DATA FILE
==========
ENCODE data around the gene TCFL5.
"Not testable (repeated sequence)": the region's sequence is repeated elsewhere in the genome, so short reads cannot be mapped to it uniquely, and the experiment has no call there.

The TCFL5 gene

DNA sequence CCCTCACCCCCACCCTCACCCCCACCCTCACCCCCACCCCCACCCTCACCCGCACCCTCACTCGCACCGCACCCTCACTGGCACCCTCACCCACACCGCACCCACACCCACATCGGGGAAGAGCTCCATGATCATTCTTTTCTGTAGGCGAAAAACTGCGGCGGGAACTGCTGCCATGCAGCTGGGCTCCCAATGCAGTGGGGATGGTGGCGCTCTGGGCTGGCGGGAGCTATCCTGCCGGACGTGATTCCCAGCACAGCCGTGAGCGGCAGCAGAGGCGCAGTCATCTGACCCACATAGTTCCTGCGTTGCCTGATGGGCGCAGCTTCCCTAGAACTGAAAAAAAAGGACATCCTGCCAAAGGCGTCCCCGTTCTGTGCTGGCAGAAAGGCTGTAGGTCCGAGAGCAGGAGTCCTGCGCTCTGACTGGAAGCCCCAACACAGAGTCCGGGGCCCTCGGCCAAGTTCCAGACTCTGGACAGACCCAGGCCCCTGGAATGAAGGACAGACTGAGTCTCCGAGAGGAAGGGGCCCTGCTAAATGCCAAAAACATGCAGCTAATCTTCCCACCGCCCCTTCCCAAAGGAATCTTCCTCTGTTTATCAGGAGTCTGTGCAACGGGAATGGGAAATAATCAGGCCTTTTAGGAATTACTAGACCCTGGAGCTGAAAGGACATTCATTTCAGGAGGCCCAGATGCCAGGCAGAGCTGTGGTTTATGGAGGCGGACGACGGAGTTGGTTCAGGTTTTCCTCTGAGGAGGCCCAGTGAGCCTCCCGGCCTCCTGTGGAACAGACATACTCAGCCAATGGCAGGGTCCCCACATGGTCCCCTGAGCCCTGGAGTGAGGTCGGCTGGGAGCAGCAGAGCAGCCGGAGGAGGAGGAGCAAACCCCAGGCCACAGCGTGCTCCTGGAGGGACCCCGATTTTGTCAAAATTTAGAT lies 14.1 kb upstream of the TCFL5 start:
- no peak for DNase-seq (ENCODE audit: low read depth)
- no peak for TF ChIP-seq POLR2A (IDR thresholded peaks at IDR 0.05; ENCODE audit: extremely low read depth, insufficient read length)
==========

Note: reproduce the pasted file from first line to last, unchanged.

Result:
ENCODE data around the gene TCFL5.
"Not testable (repeated sequence)": the region's sequence is repeated elsewhere in the genome, so short reads cannot be mapped to it uniquely, and the experiment has no call there.

The TCFL5 gene

DNA sequence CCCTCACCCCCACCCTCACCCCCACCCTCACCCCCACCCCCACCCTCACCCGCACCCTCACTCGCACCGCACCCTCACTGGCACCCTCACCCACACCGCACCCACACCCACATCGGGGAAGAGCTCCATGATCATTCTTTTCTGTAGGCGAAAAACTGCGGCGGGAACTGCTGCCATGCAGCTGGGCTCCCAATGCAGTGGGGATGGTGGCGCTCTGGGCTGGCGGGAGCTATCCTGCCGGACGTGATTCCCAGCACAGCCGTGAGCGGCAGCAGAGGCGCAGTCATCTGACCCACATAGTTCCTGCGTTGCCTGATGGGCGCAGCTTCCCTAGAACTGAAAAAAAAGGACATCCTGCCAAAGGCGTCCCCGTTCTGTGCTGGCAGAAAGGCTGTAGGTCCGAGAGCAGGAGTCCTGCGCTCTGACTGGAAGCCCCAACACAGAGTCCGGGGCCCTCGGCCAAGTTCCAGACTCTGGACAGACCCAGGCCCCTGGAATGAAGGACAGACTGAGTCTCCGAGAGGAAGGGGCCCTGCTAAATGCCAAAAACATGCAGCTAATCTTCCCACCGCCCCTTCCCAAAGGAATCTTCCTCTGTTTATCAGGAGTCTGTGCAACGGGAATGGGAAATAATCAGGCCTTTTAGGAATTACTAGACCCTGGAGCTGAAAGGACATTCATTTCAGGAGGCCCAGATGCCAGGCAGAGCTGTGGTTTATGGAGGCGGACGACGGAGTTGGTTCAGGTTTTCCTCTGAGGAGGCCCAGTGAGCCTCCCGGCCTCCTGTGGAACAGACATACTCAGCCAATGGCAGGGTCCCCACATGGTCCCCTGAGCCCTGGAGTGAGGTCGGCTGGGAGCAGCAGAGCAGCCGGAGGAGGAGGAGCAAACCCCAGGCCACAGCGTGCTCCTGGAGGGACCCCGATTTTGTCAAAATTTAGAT lies 14.1 kb upstream of the TCFL5 start:
- no peak for DNase-seq (ENCODE audit: low read depth)
- no peak for TF ChIP-seq POLR2A (IDR thresholded peaks at IDR 0.05; ENCODE audit: extremely low read depth, insufficient read length)